Human Resources

From employment law to compensation and benefits, FMLA and hiring and firing and more, Business Management Daily provides comprehensive Human Resources updates.

Discover how your colleagues – and competitors – are dealing with discrimination and harassment, employment law, benefits programs, and more.

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Having a clear, comprehensive and responsive harassment policy in place—and advertising its existence—is the best way to prevent a hostile work environment. Not coincidentally, that’s also the best way to avoid legal trouble. Not only can a policy prevent harassment by letting everyone know what’s unacceptable, but it also ensures employees who believe they have been victims of harassment can’t claim ignorance of the available remedies ...

Employers can’t retaliate against employees for filing discrimination claims. But that doesn’t mean you have to treat such employees with kid gloves. Just tell managers and supervisors to apply the “smell test” to any proposed change to the complaining employee’s work assignments ...

Employers that change benefits plans beware! Employees are entitled to know when their benefits will change under the Employee Retirement Income Security Act (ERISA). It’s best to make sure everyone knows about the changes before they go into effect—especially if the new plan requires the employee to do something to qualify for a benefit ...

Unlike several other forms of discrimination—such as discrimination based on perceived disability—being mistaken for a member of a religious group and then being discriminated against based on that mistaken association isn’t illegal ...

Don’t try to put up artificial barriers to discourage employees returning from medical leave. The employee probably won’t go away quietly. In fact, he may file a lawsuit alleging some form of discrimination under federal or New York employment law. What’s more, a court probably will allow a trial ...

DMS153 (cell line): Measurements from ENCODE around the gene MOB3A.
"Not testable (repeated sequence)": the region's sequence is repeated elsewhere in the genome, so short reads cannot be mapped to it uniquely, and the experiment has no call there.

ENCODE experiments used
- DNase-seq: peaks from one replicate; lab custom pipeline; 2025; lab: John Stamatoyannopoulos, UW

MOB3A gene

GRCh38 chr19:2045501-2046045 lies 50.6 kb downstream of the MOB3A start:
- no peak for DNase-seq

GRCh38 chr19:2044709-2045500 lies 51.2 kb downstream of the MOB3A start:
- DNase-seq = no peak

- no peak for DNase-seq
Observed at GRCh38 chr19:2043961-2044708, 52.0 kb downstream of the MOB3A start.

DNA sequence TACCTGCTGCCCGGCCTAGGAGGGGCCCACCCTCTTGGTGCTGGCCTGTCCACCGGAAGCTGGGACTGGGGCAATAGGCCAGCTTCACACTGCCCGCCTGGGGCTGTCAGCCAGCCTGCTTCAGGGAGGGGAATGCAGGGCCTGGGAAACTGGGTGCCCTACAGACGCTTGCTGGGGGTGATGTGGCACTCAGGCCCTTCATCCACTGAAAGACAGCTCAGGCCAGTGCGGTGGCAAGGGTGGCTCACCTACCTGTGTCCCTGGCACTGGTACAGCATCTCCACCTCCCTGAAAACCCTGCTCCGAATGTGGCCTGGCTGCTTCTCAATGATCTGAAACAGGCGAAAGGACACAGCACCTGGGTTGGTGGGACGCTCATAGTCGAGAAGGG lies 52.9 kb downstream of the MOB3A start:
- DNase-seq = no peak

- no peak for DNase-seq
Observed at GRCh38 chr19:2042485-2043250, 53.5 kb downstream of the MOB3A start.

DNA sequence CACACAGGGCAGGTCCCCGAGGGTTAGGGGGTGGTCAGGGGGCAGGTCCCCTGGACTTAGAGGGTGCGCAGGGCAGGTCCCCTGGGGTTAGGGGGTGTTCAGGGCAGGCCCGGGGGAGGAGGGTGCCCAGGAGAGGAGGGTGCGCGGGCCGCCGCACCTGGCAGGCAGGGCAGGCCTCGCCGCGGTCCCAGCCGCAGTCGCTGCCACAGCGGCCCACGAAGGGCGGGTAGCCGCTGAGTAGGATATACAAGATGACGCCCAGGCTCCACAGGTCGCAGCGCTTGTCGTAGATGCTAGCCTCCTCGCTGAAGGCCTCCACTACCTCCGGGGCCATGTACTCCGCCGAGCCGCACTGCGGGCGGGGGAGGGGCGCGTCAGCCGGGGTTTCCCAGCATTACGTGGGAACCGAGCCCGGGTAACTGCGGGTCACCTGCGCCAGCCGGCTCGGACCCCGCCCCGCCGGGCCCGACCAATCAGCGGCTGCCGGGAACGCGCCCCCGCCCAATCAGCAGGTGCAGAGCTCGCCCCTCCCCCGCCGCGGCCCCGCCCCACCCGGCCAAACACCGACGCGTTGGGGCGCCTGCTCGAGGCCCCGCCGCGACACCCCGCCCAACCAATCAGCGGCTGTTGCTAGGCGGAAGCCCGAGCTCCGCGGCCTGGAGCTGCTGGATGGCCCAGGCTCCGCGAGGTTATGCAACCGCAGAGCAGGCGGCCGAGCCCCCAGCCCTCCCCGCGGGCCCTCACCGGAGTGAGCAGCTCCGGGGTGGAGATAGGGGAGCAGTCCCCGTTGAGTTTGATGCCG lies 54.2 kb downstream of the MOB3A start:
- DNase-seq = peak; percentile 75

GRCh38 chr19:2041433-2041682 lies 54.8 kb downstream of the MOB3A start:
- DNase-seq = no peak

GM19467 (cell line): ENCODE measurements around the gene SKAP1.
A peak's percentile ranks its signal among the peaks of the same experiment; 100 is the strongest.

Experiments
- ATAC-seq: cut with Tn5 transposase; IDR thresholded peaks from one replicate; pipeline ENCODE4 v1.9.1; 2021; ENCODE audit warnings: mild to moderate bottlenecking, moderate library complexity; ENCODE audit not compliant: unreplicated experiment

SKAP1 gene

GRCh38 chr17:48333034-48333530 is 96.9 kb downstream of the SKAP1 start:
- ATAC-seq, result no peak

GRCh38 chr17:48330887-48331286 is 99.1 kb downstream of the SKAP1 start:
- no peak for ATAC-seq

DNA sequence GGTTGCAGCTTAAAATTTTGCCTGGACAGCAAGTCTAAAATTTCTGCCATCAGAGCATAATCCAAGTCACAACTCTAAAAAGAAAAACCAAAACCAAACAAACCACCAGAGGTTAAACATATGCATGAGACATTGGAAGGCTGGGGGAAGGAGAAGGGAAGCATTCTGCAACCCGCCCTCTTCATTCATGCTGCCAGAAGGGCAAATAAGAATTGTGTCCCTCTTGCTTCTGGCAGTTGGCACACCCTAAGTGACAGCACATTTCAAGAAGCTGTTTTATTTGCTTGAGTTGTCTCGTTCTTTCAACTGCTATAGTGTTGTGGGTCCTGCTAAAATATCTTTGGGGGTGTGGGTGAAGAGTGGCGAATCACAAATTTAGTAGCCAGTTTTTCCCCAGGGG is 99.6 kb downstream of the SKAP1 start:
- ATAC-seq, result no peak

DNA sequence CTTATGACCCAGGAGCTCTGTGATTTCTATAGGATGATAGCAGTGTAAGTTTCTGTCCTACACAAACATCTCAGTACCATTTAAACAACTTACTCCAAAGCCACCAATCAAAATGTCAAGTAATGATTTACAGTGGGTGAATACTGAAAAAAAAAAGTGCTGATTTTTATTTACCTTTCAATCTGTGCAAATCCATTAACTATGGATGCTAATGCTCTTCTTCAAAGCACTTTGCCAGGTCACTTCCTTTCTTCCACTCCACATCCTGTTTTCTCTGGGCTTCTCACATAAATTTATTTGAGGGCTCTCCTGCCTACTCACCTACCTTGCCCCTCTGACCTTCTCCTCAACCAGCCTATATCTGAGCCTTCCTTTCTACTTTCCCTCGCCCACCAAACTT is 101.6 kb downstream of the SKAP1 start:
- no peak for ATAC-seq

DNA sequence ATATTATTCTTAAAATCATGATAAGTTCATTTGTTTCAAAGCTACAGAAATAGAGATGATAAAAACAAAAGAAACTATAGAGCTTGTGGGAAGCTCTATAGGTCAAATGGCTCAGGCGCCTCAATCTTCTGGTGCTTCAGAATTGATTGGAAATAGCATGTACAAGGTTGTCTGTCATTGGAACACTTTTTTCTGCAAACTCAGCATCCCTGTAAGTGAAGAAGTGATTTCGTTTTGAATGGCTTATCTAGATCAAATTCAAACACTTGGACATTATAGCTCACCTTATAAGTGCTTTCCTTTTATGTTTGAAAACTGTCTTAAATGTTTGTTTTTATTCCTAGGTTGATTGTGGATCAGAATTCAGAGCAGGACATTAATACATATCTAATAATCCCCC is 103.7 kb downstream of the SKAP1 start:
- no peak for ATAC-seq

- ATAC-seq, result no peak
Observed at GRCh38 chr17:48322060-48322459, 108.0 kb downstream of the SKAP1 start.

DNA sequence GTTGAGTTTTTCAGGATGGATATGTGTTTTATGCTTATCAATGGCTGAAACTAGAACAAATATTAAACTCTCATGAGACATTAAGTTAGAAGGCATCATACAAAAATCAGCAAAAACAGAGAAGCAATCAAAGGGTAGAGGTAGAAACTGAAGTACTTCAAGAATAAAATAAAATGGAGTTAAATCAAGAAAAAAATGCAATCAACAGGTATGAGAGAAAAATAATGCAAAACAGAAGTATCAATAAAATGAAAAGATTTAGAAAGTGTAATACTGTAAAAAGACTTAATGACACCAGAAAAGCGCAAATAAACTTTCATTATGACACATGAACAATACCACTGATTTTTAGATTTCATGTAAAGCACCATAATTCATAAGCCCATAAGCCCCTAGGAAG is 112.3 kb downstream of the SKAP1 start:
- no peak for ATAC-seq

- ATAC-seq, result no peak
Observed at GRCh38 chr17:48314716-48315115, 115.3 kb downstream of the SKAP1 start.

No doubt, you’ve read about the U.S. Department of Homeland Security’s (DHS) efforts to enforce the nation’s immigration laws by cracking down on employers that hire and employ illegal immigrants. So you might be surprised to learn that a New York state court has ruled that even an illegal immigrant who admits he forged his I-9 documentation and was fired can sue for state wage-law violations ...

An employee showing up to work wearing a baseball cap, in violation of your company's dress code, is one thing. It's easy enough to tell the hat-wearing employee, "Don't do it again," expect a little resistance, and then compliance. An employee wearing a headscarf due to a religious observance when any type of head covering is prohibited is entirely another dress code dilemma. Not as easy is telling a headscarf-wearing employee to remove it without risking a potential religious discrimination lawsuit.

It can be frustrating when employees don't rush to take part in optional benefits like financial-planning seminars or even your EAP. Yet when an employee does need help, the availability of your benefits can go a long way toward relieving stress and retaining that employee. Here are seven ways to communicate benefit information more effectively...

In a term that will be dominated by cases concerning Guantanamo detainees and the power of the Executive branch, the U.S. Supreme Court will also hear an important case involving employment discrimination.

In 2004, Congress overhauled the tax rules for nonqualified deferred-compensation plans. Follow these seven steps to ensure full compliance under the final regs:
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